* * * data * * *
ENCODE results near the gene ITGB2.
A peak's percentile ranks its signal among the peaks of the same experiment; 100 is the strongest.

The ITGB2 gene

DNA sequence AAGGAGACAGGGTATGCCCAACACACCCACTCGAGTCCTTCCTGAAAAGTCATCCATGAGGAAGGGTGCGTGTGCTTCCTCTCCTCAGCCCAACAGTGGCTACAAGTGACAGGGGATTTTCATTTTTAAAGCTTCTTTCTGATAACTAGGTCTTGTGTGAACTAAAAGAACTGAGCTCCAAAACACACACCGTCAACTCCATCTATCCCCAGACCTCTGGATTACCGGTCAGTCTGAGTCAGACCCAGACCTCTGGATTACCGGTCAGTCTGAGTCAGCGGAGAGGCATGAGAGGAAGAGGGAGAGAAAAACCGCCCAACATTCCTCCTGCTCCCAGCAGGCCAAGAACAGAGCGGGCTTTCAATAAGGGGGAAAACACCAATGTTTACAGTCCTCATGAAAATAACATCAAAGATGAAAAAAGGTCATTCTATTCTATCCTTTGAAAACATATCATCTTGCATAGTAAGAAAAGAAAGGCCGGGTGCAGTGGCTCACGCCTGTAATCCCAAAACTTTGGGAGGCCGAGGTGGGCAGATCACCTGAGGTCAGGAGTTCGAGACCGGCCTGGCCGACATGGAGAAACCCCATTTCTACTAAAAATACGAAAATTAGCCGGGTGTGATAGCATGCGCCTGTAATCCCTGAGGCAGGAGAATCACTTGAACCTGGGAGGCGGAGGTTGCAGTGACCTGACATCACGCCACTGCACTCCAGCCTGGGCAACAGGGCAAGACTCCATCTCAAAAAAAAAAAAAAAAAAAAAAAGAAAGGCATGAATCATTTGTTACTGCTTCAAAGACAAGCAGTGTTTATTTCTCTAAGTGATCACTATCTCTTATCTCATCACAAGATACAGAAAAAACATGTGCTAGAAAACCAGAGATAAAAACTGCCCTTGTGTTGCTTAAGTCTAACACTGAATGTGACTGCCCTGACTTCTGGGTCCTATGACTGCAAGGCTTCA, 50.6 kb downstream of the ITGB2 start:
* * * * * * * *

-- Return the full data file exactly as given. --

ENCODE results near the gene ITGB2.
A peak's percentile ranks its signal among the peaks of the same experiment; 100 is the strongest.

The ITGB2 gene

DNA sequence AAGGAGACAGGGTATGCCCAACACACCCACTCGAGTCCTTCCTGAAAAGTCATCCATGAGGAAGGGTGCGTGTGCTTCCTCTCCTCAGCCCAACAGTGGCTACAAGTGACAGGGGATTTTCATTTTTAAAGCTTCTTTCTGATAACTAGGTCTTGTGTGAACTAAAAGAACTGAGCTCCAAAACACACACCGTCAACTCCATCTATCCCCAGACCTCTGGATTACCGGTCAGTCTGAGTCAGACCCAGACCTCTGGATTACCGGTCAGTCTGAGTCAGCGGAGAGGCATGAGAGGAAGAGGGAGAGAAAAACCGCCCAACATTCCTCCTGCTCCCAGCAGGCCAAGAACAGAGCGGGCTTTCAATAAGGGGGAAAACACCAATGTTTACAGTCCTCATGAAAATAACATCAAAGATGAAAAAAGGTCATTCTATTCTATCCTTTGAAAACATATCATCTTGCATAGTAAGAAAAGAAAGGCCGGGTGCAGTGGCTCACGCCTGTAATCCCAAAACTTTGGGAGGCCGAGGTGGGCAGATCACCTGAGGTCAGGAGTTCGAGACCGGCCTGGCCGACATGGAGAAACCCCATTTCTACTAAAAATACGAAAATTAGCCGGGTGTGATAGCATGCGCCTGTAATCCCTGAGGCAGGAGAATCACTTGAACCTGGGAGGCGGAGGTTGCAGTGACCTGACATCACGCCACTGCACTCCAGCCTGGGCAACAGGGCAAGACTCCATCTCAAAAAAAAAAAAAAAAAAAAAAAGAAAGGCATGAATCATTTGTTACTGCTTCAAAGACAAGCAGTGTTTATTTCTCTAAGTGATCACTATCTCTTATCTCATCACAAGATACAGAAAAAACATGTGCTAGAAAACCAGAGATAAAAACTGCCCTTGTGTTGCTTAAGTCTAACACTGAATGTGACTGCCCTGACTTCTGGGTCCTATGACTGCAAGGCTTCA, 50.6 kb downstream of the ITGB2 start: